Steven C. Ludwig, M.D.
Daniel E. Gelb, M.D
Andrew N. Pollak, M.D.
The University of Maryland spine fellowship in orthopaedics is committed to education in a diverse academic environment that encourages critical inquisitive thinking and supports the professional as well as personal growth of the fellow.
The University Of Maryland Medical System (UMMS) includes a diverse collection of institutions, including the oldest public teaching hospital in the nation, which provides a variety of clinical settings for orthopaedic education and prepares the fellow to practice in most any environment. University Center includes University Hospital, the R. Adams Cowley Shock Trauma Center, and the Baltimore VA Medical Center, all contiguously located on the same campus. Collectively, these hospitals provide exposure to a variety of spinal disorders in a quaternary facility, complex polytrauma, with the advantage of some autonomy in education afforded by the VA. University Hospital is the home for the inpatient elective spinal procedures and consultation spinal services. The UMMS Cancer Center provides continuous exposure to patients with primary and metastatic tumors to the spine. Outpatient spinal procedures including minimally invasive procedures are performed at Kernan Hospital which is located within a 13 mile radius of the University Hospital. The R Adams Cowley Shock Trauma Center, one of the busiest level one trauma centers in America will allow the Spine fellow to be exposed to the peri-operative management of patients with traumatic spinal cord injuries.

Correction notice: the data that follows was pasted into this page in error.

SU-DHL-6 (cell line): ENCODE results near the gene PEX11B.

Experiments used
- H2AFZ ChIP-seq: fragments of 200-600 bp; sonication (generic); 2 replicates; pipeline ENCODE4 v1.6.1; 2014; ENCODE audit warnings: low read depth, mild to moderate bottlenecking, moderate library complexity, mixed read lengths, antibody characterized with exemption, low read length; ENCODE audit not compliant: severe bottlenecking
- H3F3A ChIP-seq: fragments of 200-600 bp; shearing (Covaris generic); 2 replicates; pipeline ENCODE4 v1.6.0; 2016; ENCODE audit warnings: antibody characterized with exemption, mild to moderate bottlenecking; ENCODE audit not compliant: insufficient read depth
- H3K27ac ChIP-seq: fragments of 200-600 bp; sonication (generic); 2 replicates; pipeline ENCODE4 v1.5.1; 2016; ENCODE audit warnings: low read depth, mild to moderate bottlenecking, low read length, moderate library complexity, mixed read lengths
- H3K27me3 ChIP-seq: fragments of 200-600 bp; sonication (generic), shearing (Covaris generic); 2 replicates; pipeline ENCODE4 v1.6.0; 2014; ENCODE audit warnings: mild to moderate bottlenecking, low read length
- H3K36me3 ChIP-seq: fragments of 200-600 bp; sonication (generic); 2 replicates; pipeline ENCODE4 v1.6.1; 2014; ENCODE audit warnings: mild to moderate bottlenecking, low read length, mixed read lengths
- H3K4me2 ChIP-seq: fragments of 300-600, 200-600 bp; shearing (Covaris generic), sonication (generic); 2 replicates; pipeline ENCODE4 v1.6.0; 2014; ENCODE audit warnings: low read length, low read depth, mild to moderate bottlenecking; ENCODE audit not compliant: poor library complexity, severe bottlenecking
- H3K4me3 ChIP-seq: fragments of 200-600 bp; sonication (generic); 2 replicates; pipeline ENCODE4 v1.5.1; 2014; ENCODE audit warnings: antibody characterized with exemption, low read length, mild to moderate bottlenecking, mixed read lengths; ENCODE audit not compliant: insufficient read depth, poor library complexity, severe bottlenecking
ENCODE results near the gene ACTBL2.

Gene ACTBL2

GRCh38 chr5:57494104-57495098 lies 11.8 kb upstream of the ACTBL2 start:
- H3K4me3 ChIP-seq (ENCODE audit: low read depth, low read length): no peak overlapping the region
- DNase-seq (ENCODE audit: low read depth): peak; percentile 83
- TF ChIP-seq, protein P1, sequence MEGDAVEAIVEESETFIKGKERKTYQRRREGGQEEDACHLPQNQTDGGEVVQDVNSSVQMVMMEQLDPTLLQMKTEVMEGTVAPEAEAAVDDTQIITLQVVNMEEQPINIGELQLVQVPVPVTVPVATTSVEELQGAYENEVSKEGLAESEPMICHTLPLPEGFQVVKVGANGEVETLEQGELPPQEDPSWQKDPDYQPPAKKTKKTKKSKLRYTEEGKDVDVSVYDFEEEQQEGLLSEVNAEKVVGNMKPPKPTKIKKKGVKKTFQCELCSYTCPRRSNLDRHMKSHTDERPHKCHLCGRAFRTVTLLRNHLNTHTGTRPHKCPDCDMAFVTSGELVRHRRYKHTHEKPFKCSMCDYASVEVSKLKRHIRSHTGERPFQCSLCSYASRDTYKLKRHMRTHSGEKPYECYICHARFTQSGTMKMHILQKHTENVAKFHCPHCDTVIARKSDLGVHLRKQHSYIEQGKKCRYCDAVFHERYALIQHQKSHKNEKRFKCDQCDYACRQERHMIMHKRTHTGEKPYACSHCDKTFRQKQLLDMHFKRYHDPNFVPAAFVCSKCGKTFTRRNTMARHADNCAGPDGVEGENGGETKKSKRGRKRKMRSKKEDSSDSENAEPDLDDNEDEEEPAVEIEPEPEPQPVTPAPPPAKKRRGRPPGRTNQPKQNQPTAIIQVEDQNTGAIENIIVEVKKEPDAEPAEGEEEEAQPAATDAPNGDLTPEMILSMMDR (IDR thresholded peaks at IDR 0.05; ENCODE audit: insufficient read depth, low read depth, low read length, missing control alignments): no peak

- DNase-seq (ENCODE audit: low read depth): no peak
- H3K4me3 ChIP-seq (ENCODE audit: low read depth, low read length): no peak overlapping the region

Not with standing this broad menu of diverse clinical opportunities, the proximity of the sites and their oversight within the University system affords fellow protected time from clinical duties to participate in the core curriculum each Friday from 6:30-7:30 am as well as the department-wide teaching conference on Thursdays from 6:30-8:00 am. The fellow curriculum follows a one year cycle. In addition, the spine service has weekly case review and preparation conferences for the fellow and residents on the spine service. Our fellow will spend 4 hours each week in a didactic setting that systematically approaches the clinical and scientific basis of orthopaedic spine practice.
The Department of Orthopaedics now has an orthopaedic basic science research lab in the new research building. Fellows and residents have access to the resources of this laboratory. The lab will include biomechanical testing equipment, complementing the facilities currently available at the University of Maryland College Park campus. The fellow will be required to present a research project at the end of each year as part of their requirements
Fellows will have dedicated rotations with each faculty member.
Steven Ludwig, M.D.
Daniel Gelb, M.D.